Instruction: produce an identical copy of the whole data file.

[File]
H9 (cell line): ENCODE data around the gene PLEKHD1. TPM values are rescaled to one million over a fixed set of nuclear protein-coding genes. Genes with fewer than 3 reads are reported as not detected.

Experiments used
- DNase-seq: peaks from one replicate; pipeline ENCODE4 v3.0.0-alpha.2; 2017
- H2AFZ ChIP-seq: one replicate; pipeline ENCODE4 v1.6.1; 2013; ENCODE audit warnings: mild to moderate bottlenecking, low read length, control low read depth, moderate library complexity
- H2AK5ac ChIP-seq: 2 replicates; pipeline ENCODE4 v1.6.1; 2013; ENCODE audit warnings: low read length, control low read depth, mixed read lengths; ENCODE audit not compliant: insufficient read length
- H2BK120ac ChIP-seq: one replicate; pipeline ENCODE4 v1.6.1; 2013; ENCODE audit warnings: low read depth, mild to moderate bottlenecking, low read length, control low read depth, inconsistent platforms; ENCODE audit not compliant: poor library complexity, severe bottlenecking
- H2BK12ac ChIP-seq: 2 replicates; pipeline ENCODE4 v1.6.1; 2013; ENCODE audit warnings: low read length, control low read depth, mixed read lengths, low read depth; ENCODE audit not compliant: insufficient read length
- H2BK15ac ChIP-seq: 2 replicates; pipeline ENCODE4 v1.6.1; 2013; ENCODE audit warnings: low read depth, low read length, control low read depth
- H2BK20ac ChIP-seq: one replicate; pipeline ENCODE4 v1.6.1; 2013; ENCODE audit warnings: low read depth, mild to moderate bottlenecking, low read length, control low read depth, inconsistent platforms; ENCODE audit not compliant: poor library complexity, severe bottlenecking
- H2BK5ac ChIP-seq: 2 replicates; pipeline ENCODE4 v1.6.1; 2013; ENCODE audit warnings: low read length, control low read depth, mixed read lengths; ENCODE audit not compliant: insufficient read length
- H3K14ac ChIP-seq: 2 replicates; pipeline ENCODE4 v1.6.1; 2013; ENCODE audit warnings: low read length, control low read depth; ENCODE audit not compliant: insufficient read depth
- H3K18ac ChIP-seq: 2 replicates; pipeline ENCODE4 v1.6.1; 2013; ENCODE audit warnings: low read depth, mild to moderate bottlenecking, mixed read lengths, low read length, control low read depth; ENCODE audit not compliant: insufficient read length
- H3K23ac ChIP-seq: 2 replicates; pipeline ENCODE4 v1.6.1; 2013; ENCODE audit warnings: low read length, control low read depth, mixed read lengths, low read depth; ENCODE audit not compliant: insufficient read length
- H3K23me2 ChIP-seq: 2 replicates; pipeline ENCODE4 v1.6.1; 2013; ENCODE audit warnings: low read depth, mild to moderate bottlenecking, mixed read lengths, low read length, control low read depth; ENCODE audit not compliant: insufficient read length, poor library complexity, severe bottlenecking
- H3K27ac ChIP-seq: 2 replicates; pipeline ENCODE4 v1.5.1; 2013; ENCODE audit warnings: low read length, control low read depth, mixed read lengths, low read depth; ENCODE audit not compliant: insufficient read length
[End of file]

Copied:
H9 (cell line): ENCODE data around the gene PLEKHD1. TPM values are rescaled to one million over a fixed set of nuclear protein-coding genes. Genes with fewer than 3 reads are reported as not detected.

Experiments used
- DNase-seq: peaks from one replicate; pipeline ENCODE4 v3.0.0-alpha.2; 2017
- H2AFZ ChIP-seq: one replicate; pipeline ENCODE4 v1.6.1; 2013; ENCODE audit warnings: mild to moderate bottlenecking, low read length, control low read depth, moderate library complexity
- H2AK5ac ChIP-seq: 2 replicates; pipeline ENCODE4 v1.6.1; 2013; ENCODE audit warnings: low read length, control low read depth, mixed read lengths; ENCODE audit not compliant: insufficient read length
- H2BK120ac ChIP-seq: one replicate; pipeline ENCODE4 v1.6.1; 2013; ENCODE audit warnings: low read depth, mild to moderate bottlenecking, low read length, control low read depth, inconsistent platforms; ENCODE audit not compliant: poor library complexity, severe bottlenecking
- H2BK12ac ChIP-seq: 2 replicates; pipeline ENCODE4 v1.6.1; 2013; ENCODE audit warnings: low read length, control low read depth, mixed read lengths, low read depth; ENCODE audit not compliant: insufficient read length
- H2BK15ac ChIP-seq: 2 replicates; pipeline ENCODE4 v1.6.1; 2013; ENCODE audit warnings: low read depth, low read length, control low read depth
- H2BK20ac ChIP-seq: one replicate; pipeline ENCODE4 v1.6.1; 2013; ENCODE audit warnings: low read depth, mild to moderate bottlenecking, low read length, control low read depth, inconsistent platforms; ENCODE audit not compliant: poor library complexity, severe bottlenecking
- H2BK5ac ChIP-seq: 2 replicates; pipeline ENCODE4 v1.6.1; 2013; ENCODE audit warnings: low read length, control low read depth, mixed read lengths; ENCODE audit not compliant: insufficient read length
- H3K14ac ChIP-seq: 2 replicates; pipeline ENCODE4 v1.6.1; 2013; ENCODE audit warnings: low read length, control low read depth; ENCODE audit not compliant: insufficient read depth
- H3K18ac ChIP-seq: 2 replicates; pipeline ENCODE4 v1.6.1; 2013; ENCODE audit warnings: low read depth, mild to moderate bottlenecking, mixed read lengths, low read length, control low read depth; ENCODE audit not compliant: insufficient read length
- H3K23ac ChIP-seq: 2 replicates; pipeline ENCODE4 v1.6.1; 2013; ENCODE audit warnings: low read length, control low read depth, mixed read lengths, low read depth; ENCODE audit not compliant: insufficient read length
- H3K23me2 ChIP-seq: 2 replicates; pipeline ENCODE4 v1.6.1; 2013; ENCODE audit warnings: low read depth, mild to moderate bottlenecking, mixed read lengths, low read length, control low read depth; ENCODE audit not compliant: insufficient read length, poor library complexity, severe bottlenecking
- H3K27ac ChIP-seq: 2 replicates; pipeline ENCODE4 v1.5.1; 2013; ENCODE audit warnings: low read length, control low read depth, mixed read lengths, low read depth; ENCODE audit not compliant: insufficient read length